Luke Pearson and Tom Lloyd said furniture with glued upholstery no longer makes sense because it is too difficult to recycle.
They argue that mid-century designs like the Egg and Womb, which require a large amount of glue to achieve their concave shapes, are no longer appropriate for production.
"People still hold up the Egg chair as an icon of design, even though it's made of textile glued onto foam and moulded onto metal, making it almost impossible to repair or recycle," Lloyd told Dezeen.
"Any textile which is a concave surface is not fit for purpose any more," he said.
Shift to "planet-first approach"
They said the definition of "good design" must now consider environmental impact.
"We are no longer able to judge the quality of a design by aesthetics alone," they said.
"The value proposition of design is shifting rapidly towards a planet-first approach, and it is leading us to question how we behave and what we make. If a design doesn't minimise carbon and maximise circularity, is it good?"
Finnish architect Eero Saarinen developed the Womb chair in 1946. It went into production for furniture brand Knoll two years later.
Danish architect Arne Jacobsen designed the Egg chair, as well as the smaller Swan chair, in 1958 for the interior of the SAS Royal Hotel in Copenhagen. They were marketed by Danish brand Fritz Hansen soon after and have been in continuous production ever since.
"Almost impossible" to recycle
All three designs are produced by glueing leather or textile onto polyurethane foam, then moulding it over a structural frame of metal or fibreglass.
This results in products that are easy to manufacture and highly lightweight, but it also makes them harder to recycle and consequently increases their ecological footprint.
This technology was revolutionary in the mid-20th century, but Pearson and Lloyd believe it has since become defunct, due to "the poor environmental credentials of this material stack".
"Today we are questioning whether 20th-century technologies are appropriate, to eliminate products that have a short and single carbon lifecycle," they said.
The pair reject the counterargument that, as design classics, these products often outlive their expected lifespans.
"What about the generations of derivative products whose useful life is so much shorter?" they said. "They have been incinerated or added to landfill."
Pearson Lloyd now avoids glued textiles
Pearson Lloyd has previously used glued textiles in its own designs. But it now avoids them as much as possible, said the founders.
They instead promote the use of linear or convex shapes, which allow textiles to be held in place with drawstrings rather than glue.
Recent launches such as the CoLab classroom furniture, produced by British brand Senator, demonstrate this approach.
Pearson and Lloyd believe that new technologies such as 3D knitting also offer viable alternatives.
"We are excited by new material innovations such as 3D knitting that are allowing us to explore new design paradigms, new aesthetics and new demountable structures, to reflect the times we live in and our new priorities," added the duo.
Read the full statement below:
Why the Egg chair would not be designed today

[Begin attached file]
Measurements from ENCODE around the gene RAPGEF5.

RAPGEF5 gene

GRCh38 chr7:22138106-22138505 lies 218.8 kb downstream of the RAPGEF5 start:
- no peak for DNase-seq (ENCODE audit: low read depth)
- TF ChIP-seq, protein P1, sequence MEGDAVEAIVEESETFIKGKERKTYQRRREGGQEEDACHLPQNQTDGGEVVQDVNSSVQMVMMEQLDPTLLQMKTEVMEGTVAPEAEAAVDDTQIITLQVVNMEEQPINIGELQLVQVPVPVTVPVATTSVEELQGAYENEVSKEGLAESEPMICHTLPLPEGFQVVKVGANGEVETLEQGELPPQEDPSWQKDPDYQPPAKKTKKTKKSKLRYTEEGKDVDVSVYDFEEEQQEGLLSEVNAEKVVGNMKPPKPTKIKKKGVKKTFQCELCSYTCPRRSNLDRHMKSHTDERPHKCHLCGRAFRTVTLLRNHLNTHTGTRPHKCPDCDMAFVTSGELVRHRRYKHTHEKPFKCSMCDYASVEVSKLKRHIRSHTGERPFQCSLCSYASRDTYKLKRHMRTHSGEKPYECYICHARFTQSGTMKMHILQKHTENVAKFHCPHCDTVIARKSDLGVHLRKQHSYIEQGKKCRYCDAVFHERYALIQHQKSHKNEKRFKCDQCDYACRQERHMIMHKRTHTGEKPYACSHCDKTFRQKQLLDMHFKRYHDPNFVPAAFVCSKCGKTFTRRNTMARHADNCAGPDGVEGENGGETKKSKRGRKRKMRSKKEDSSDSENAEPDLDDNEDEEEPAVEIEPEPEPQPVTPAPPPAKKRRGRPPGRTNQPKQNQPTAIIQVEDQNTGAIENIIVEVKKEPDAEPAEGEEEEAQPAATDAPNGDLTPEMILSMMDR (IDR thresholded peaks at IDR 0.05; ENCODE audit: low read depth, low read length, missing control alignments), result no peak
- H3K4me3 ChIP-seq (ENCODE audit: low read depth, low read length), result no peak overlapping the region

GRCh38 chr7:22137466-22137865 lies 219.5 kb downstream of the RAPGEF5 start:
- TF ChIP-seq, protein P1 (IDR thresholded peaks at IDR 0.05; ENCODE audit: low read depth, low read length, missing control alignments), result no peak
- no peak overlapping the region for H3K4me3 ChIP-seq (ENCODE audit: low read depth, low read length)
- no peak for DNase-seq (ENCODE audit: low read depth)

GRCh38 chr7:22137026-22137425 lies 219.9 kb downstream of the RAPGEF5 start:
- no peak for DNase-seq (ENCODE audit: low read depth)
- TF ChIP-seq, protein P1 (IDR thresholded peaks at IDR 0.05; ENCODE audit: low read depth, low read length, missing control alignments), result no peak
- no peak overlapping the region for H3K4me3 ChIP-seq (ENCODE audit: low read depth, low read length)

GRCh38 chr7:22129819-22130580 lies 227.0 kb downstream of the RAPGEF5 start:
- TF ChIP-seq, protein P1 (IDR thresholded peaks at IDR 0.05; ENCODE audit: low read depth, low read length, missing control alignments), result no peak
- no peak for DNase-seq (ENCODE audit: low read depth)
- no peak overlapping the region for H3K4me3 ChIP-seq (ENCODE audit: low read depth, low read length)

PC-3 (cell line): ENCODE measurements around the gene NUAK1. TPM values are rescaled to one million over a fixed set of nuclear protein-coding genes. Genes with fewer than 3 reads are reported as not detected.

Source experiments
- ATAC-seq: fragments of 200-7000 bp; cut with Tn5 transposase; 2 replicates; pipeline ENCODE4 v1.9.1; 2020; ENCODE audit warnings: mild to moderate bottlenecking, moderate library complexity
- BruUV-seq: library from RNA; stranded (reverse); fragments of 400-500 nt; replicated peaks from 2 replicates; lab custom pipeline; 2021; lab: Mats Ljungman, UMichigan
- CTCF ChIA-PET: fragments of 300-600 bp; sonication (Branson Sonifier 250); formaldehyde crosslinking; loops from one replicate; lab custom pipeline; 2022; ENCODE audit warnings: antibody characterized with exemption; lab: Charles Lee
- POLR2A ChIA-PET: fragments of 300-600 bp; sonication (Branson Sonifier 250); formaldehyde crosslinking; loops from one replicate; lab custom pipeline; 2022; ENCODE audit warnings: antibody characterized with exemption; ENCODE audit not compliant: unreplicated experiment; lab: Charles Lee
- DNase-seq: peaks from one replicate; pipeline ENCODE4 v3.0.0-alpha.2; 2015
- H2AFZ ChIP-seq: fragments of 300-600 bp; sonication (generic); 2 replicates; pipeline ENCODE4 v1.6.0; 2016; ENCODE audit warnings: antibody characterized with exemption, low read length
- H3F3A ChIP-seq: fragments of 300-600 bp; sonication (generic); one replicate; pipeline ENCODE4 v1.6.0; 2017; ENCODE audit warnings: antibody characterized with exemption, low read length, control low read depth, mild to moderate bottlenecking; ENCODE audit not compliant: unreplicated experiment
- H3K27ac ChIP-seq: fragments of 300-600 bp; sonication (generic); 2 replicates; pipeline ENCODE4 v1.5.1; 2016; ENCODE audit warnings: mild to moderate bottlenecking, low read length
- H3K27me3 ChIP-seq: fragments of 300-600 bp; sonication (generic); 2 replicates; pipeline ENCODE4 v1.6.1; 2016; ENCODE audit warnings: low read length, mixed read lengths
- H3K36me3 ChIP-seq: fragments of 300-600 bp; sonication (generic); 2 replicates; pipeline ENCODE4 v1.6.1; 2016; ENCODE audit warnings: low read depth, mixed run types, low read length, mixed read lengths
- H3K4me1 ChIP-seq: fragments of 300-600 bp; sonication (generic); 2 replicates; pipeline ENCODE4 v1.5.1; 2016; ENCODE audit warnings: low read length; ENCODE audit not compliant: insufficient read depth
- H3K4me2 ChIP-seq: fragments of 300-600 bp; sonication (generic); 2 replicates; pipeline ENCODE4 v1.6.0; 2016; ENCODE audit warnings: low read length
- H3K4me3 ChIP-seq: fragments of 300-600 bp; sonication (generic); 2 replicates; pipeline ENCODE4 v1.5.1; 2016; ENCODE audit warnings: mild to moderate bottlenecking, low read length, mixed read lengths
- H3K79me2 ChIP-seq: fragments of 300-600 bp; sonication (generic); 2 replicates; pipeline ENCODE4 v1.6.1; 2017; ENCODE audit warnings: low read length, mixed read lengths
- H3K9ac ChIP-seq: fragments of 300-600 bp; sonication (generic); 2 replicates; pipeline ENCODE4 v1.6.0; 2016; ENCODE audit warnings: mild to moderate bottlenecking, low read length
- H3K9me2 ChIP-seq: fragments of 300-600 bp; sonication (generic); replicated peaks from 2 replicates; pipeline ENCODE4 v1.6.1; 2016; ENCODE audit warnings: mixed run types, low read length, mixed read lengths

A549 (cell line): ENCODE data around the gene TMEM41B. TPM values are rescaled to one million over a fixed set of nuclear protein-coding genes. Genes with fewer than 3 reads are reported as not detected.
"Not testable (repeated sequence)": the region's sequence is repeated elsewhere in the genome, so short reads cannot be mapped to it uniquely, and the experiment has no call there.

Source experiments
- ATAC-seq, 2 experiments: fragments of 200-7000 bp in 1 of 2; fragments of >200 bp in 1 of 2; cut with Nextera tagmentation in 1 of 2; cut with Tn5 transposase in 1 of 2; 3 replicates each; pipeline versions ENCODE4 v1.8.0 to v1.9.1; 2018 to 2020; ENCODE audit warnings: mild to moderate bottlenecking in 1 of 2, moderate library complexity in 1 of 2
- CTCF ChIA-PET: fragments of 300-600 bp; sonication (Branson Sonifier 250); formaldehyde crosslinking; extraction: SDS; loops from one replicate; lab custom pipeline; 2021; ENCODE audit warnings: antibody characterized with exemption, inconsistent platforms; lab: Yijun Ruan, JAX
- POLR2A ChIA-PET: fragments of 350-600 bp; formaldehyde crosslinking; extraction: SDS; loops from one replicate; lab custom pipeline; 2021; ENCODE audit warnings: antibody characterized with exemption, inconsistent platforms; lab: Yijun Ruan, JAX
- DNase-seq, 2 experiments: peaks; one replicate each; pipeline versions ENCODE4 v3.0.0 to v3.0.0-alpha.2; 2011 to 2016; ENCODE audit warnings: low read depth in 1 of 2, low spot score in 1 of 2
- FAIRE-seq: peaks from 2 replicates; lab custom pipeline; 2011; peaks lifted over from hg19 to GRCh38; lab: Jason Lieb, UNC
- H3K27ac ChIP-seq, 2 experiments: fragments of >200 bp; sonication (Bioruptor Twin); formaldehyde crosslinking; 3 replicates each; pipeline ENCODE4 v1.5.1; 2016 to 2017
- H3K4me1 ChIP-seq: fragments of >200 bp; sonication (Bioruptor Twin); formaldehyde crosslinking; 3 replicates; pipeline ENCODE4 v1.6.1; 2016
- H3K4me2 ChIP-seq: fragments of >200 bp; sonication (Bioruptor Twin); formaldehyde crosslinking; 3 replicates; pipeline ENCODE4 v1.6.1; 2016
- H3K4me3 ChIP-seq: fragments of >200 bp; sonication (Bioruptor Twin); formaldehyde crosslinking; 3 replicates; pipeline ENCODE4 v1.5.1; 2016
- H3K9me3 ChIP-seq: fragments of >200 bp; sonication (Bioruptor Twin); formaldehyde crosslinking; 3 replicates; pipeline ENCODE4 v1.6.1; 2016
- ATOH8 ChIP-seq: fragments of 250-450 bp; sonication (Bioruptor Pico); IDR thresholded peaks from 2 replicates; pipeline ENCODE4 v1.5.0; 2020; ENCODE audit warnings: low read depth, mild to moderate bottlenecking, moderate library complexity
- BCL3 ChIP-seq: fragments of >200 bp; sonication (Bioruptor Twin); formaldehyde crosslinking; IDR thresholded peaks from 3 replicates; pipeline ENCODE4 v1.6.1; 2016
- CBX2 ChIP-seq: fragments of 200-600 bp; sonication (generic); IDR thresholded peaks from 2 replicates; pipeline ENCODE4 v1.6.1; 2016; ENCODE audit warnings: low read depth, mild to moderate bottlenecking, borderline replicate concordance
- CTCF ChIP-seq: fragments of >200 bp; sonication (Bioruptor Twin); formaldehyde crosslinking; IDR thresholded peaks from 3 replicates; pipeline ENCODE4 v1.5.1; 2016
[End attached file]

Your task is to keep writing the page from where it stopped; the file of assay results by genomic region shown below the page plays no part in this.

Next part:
Egg, Swan, Womb: these organic words are resonant of nature. They are also names of some of the most recognisable chairs of the 20th century that reimagined seating in bold forms. This new aesthetic language of complex compound forms was enabled by technological developments in polyurethane foam moulding, glues, and fibreglass. These icons of design have been held up as benchmarks to which designers the world over should aspire.
Today, our definition of good design is changing. We are no longer able to judge the quality of a design by aesthetics alone. The value proposition of design is shifting rapidly towards a planet-first approach, and it is leading us to question how we behave and what we make. If a design doesn’t minimise carbon and maximise circularity is it good?
So a question we have been asking ourselves recently as we have been avoiding glueing textiles: would iconic products like the Swan, Egg and Womb chairs be designed today?
Circular design demands that products can be repaired to extend their life and recycled at end-of-life, so that carbon can be recovered by returning constituent materials to their discrete technical cycles. The vision is that we could use the products and materials in circulation today to cater to our needs in the future, preventing the extraction of raw materials.
Icons such as the Egg, Swan and Womb chair apply textiles to concave padded surfaces for comfort. This requires the textile to be glued onto foam to hold it in place. The foam is then moulded over a structural frame or surface, connecting three materials together in a way that is almost impossible to separate for repair or recycling. The poor environmental credentials of this material stack have led to the Egg aesthetic disappearing from contemporary design.
Now, ironically, in the case of these iconic chairs, their cultural durability means that they are cherished way beyond their normal and expected lifespans and, like classic cars, through careful restoration, they may indeed last forever. But what about the generations of derivative products whose useful life is so much shorter? They have been incinerated or added to landfill.
Today we are questioning whether 20th-century technologies are appropriate, to eliminate products that have a short and single carbon lifecycle. We are excited by new material innovations such as 3D knitting that are allowing us to explore new design paradigms, new aesthetics and new demountable structures, to reflect the times we live in and our new priorities.
Main image is courtesy of Shutterstock.